Safe inside the rind of Orange County, parents pay a premium to shelter their kids. If those kids lie well enough, they might even convince their parents the money paid off.
Four best friends lie artfully. They keep up with grades, church, and sports teams, all while inhaling every puff of smoke, pill, and bottle their manicured hands can grab. But the delicate line between good girl and bad begins to erode when take hold of the hottest new drug to hit their high school: crystal meth.
For two of the girls, meth is manna from heaven. It makes cocky, witty Lindsey more sure and more funny (or so she thinks). For Charity, it eradicates the self doubt, the weight consciousness, even pushes away the clouds of depression and suicidal whispers. In just two weeks, Lindsey and Charity are hooked. They cover their dilated eyes with sunglasses and explain away the weight loss; but their arrogant, careless attitudes are hard to miss. Now Charity’s mom is threatening Catholic boarding school, Lindsey could get kicked off her all-star softball team for showing up hung-over, and their juiced-up egos have their best friends, Macey and Allison, needing some space. For a wallflower like Macey, who hasn’t made a friend outside the girls in eight years, a summer without Lindsey and Charity is gloomy enough. Then Allison’s boyfriend breaks off the relationship and she crawls back to Lindsey, Charity, and their dirty little crystals for comfort. Loneliness may be Macey’s worst fear, but if she follows the girls deeper into the gritty drug world, it could cost her more than friendship.
COUNTY OF GLITTER AND GLASS is a Young Adult novel
Thank you for your consideration,
Focus on Macey.
What choice does Macey have to make?
What will happen if she chooses the wrong thing?
It's too long. YA novels need to be somewhere nearer 70,000 words.
This is MUCH better than the first draft.
I like the title.
Dear Query Shark,
Post-it notes over art photos is textbook prude, by the way.
Crystal Meth isn't a person, or a proper name so it's not capitalized.
On the last day of Sophomore year, Macey is feeling bold. She’s sixteen now, after all, and she’s wasting her youth being scared all the time. She nervously gulps down two cocktails at an end of school party and winds up asleep before midnight. Macey’s three best friends are feeling bold, too, as the party ends. But Allison, Charity, and Lindsey are bored with cocktails. They’re ready to try the next big thing in teenage entertainment and Charity’s boyfriend has it in that dirty clump of crystals stuffed deep into his pocket.
This sounds nothing like any young person I know. It sounds like a disapproving adult: "wasting her youth" The thing about kids is they don't know they are wasting their youth. "teenage entertainment" is another phrase I'd fall over dead if I heard a kid say.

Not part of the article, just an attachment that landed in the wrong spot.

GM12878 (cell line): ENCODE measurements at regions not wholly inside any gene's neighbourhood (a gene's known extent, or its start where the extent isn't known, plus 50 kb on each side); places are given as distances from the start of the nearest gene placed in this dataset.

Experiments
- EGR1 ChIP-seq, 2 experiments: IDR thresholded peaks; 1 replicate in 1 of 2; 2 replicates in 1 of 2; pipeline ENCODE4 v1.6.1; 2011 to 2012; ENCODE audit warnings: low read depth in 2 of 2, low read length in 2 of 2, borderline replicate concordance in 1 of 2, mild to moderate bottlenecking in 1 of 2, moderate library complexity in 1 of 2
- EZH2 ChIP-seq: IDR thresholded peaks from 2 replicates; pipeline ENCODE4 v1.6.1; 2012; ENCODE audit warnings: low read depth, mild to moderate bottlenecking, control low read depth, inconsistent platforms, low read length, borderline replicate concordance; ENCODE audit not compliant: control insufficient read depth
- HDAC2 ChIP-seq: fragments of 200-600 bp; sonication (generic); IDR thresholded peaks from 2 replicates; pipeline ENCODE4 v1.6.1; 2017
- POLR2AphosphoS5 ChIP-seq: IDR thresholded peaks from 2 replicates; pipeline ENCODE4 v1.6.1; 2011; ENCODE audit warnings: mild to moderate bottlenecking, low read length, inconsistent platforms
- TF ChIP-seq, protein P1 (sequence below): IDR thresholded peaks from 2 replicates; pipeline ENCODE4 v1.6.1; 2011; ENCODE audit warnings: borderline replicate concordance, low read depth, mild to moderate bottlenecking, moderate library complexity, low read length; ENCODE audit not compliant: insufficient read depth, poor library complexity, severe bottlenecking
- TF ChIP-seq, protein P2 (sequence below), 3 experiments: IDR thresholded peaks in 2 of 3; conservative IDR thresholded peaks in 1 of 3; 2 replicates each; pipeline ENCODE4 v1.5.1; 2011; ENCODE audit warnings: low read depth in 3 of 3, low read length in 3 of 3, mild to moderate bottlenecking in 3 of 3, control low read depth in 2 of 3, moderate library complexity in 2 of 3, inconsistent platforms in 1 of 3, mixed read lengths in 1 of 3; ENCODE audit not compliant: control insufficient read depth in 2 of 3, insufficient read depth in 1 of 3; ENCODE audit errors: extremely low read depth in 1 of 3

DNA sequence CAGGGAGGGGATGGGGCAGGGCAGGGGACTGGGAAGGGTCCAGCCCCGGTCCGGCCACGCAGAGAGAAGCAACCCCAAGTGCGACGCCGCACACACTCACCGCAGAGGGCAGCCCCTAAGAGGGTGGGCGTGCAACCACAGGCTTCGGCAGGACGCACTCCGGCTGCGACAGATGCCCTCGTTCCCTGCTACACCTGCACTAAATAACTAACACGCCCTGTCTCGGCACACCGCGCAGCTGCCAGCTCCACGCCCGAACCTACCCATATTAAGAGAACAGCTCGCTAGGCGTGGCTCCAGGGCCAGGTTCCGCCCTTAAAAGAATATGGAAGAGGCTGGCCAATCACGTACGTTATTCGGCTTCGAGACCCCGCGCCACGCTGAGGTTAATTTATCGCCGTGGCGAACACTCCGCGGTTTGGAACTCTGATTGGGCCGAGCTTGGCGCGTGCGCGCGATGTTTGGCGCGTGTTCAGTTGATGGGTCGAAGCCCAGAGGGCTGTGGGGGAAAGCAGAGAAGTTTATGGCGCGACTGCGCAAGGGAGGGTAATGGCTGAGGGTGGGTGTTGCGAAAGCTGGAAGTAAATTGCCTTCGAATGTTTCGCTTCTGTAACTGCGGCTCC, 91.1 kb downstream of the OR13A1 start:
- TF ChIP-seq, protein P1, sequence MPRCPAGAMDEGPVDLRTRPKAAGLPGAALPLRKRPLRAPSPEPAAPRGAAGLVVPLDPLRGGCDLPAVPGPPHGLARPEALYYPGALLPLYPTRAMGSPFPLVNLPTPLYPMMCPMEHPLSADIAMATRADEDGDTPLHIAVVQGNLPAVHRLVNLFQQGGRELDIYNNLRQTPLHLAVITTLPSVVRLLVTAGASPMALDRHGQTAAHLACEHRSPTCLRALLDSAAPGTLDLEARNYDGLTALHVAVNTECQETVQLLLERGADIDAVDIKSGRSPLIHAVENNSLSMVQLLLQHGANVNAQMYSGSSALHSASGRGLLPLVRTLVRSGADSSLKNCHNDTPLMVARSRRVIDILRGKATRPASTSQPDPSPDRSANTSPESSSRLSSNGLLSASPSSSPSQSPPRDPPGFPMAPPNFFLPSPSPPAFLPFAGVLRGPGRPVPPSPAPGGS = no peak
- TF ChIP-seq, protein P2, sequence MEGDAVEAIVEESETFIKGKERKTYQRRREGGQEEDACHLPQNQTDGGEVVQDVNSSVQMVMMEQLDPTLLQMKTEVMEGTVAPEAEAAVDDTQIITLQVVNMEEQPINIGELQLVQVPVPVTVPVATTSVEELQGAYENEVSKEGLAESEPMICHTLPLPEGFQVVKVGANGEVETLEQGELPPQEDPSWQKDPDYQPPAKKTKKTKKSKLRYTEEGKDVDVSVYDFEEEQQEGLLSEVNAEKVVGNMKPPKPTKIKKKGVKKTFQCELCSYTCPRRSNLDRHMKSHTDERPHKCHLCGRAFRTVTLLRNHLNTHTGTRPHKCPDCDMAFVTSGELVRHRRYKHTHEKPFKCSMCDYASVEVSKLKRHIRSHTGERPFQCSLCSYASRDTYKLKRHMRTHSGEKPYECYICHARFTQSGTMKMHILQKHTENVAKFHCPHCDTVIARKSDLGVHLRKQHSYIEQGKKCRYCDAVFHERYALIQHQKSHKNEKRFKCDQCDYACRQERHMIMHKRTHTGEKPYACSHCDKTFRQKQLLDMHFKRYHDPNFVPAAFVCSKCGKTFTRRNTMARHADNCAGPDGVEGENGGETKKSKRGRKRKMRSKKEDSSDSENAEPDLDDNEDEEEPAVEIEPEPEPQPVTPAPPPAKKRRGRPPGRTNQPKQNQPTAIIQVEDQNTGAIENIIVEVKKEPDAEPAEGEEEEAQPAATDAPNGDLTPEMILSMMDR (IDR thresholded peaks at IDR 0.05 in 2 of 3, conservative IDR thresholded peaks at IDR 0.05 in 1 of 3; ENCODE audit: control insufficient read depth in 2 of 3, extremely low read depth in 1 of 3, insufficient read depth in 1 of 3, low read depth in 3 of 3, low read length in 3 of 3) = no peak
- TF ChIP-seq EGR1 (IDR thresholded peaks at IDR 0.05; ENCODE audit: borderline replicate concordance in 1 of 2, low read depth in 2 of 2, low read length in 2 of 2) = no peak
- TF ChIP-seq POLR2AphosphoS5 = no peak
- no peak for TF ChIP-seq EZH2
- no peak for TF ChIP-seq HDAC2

After just a few long nights with Crystal Meth, Charity and Lindsey are hooked. Macey will never be bold enough to try it and Allison is more interested in her new boyfriend than the new drug. For the first time in eight years, the group is split.
When a police raid on a meth party freezes the local trade, Macey and Allison think they’ve seen the end of their friends’ addictions. But Lindsey and Charity find another source: a dealer whose house is crowded with criminal men and shifty secrets.
Macey thinks her friends will stop being addicted because the supply dries up? I'm less enamored of this character with every passing paragraph.
Soon, Allison’s boyfriend ends their relationship and Allison turns to Lindsey, Charity, and their crystalline comfort, leaving Macey in solitude. Macey must decide which is more dangerous: wallowing in loneliness, or braving the hazardous drug world for the company of her best friends.
And where are her parents in all this? Surely she has a choice other than wallowing in loneliness or hanging out with meth addicts. She sounds spineless and weak here. That's NOT someone I want to spend 200 pages (let alone 140,000 words--ack!) with.
GLITTER AND DECAY is literary fiction, complete at 140,000 words. I describe it as Sisterhood of the Traveling Pants meets Go Ask Alice.
140,000 words is not only too long for a YA novel, it's also too long for an adult novel. Sisterhood of the Travelling Pants is a middle grade novel. I have no idea what Go Ask Alice is called but I read it in high school.
Thank you in advance for your time and attention. I am an avid reader of both your blogs and grateful for your every helpful word.
Focus on Macey. This is her story.
Right now I just want to smack every character and send them to convent school. Your job as a writer is to make me care about the protagonist even if I do want to smack her upside the head. You haven't done that here.